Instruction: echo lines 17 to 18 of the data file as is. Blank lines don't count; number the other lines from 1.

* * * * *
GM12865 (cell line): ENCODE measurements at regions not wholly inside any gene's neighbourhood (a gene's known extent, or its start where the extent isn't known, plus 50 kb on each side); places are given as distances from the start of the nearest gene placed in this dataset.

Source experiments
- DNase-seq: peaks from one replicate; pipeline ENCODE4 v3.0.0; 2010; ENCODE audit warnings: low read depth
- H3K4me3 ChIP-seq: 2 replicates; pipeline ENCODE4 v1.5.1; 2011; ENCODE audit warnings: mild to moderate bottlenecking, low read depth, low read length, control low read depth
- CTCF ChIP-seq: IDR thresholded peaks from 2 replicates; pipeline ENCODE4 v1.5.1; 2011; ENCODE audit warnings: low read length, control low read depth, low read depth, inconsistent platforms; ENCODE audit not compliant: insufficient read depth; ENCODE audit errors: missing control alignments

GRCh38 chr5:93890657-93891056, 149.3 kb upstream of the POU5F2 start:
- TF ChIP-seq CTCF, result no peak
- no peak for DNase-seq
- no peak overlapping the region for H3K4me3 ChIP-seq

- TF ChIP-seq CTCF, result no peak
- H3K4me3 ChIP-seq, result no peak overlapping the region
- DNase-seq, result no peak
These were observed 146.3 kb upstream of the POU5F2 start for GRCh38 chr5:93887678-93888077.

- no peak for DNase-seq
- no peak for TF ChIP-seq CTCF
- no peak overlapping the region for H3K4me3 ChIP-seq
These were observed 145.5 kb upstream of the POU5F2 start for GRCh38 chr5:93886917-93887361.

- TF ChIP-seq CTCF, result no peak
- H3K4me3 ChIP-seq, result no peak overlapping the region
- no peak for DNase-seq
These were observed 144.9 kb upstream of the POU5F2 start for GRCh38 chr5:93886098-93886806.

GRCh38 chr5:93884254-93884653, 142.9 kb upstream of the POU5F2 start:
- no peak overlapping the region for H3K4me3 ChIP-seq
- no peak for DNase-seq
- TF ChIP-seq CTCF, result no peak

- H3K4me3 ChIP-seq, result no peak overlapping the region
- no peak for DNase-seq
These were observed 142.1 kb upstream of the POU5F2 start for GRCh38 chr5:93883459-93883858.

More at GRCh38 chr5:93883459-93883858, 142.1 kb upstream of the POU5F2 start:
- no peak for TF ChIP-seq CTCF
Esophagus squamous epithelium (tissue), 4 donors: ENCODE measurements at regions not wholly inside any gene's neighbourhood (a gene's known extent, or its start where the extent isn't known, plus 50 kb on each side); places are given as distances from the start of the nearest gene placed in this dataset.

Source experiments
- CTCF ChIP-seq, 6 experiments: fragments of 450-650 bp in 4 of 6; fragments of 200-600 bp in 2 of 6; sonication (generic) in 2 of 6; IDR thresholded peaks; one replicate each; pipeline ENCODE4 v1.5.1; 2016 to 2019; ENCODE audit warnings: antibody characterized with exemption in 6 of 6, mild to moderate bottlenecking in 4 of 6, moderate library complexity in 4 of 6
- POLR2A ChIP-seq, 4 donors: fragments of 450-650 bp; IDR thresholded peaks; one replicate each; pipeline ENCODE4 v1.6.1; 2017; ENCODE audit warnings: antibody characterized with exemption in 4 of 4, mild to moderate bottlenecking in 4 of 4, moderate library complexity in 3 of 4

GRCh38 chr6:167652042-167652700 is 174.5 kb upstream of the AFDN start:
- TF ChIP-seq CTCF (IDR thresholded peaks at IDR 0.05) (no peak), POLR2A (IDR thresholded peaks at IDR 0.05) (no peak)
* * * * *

These were observed 145.5 kb upstream of the POU5F2 start for GRCh38 chr5:93886917-93887361.

- TF ChIP-seq CTCF, result no peak